Set Your Sights on a Fitness Goal
Whether big or small, setting a fitness goal can keep you motivated.
One of my summer pail goals was to do some hiking. While I’m always looking for good trails in and around Wayland, a few weekends ago I got out of Dodge and went to the Adirondacks where the hills are higher and the trails are tougher.
My friend and I had originally planned a long hike, but got off to a later start than we wanted, so we did Owl’s Head Lookout, which was about five miles round-trip. My friend really wanted to do one of the 46. I had no idea what she was talking about.
It turns out that there are 46 high peaks in the Adirondacks. When you’ve hiked them all, you sort of join a club. I think that’s a pretty good goal and if I lived in the area, I’d start making a list.
Alas, I live in Wayland — not the land of 46 peaks — so I have to come up with some other goals.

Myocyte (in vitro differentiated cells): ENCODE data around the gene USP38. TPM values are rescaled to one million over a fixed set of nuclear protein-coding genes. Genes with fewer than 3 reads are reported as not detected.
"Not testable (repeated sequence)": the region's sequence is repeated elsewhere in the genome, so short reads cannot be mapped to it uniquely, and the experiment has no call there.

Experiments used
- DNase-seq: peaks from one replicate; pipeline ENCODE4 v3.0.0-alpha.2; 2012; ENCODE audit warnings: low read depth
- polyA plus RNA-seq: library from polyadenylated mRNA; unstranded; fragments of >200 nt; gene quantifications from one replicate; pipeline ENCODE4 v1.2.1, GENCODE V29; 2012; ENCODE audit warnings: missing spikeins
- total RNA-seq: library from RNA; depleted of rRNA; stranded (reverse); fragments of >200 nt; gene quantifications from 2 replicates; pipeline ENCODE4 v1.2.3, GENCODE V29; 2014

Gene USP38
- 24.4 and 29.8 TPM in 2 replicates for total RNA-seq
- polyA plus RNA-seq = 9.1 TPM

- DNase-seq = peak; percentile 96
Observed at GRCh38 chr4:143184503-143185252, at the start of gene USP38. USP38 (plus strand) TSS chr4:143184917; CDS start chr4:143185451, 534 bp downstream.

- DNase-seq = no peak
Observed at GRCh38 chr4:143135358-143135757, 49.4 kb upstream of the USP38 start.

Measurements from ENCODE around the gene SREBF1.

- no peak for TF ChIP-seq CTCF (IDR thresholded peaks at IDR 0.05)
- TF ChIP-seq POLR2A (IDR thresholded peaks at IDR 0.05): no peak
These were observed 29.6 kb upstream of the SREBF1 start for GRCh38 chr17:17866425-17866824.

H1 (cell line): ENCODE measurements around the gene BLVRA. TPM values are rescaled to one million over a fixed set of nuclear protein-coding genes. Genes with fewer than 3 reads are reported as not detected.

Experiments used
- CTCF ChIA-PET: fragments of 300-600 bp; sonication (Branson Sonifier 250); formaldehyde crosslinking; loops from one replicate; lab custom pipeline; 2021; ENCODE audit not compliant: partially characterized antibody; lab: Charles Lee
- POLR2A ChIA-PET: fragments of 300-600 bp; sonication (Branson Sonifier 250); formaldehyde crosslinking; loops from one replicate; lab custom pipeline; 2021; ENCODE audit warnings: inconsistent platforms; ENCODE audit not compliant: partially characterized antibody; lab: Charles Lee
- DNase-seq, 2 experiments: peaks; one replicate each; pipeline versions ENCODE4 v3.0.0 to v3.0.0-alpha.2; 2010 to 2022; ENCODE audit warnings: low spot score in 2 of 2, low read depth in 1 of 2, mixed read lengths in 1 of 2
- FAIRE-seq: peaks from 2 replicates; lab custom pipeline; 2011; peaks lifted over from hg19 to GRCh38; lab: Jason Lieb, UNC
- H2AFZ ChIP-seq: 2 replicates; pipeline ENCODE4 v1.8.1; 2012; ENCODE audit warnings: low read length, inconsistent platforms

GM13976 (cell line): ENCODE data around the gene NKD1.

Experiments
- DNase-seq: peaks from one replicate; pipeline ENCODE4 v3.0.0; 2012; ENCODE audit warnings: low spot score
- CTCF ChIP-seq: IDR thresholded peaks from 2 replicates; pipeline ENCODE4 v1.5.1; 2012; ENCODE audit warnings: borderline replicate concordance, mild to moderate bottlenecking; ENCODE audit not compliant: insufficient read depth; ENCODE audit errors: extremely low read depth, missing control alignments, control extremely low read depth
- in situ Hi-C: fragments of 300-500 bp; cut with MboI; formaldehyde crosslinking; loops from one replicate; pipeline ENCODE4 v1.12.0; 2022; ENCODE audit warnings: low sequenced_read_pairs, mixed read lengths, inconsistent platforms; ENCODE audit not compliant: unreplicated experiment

Why set new fitness goals at all? Goals help in a couple of ways: First, we get bored with our routines, and changing our goals helps keep exercise interesting. Second, if you do the same workout over and over, after a while you don’t improve. This is the overload principle, which is defined by the American Council on Exercise this way: “Overload, in exercise training programs, means that a training program causes the body to adapt only when the demands are greater than what the body is accustomed to doing.”
I have a friend who jogs the same four-mile route, four days a week. That’s great for maintaining her weight and keeping her heart healthy, but she’s not going to see any changes in her body or her stamina. She needs to shake things up, either with a new route, a faster pace or hill intervals. Even better, she could add a completely different type of exercise — a group class, strength exercises, yoga — into her fitness mix.
I’m guilty of getting stuck in a fitness rut, too, so I sometimes have to set new goals for myself. Right now my newest goal, as lame as it sounds, is to do a pull-up. Just one. Unassisted. All by myself.
So what do you want to achieve? Here are a few ideas to get you started:
- Hike all the trails you can find in Massachusetts
- Run a road race or a marathon
- Raise money for a charity
- Do a hundred push-ups
It doesn’t matter if the goal is big or small; what matters is that it keeps you interested and challenges you physically. So, tell me, what’s your new fitness goal?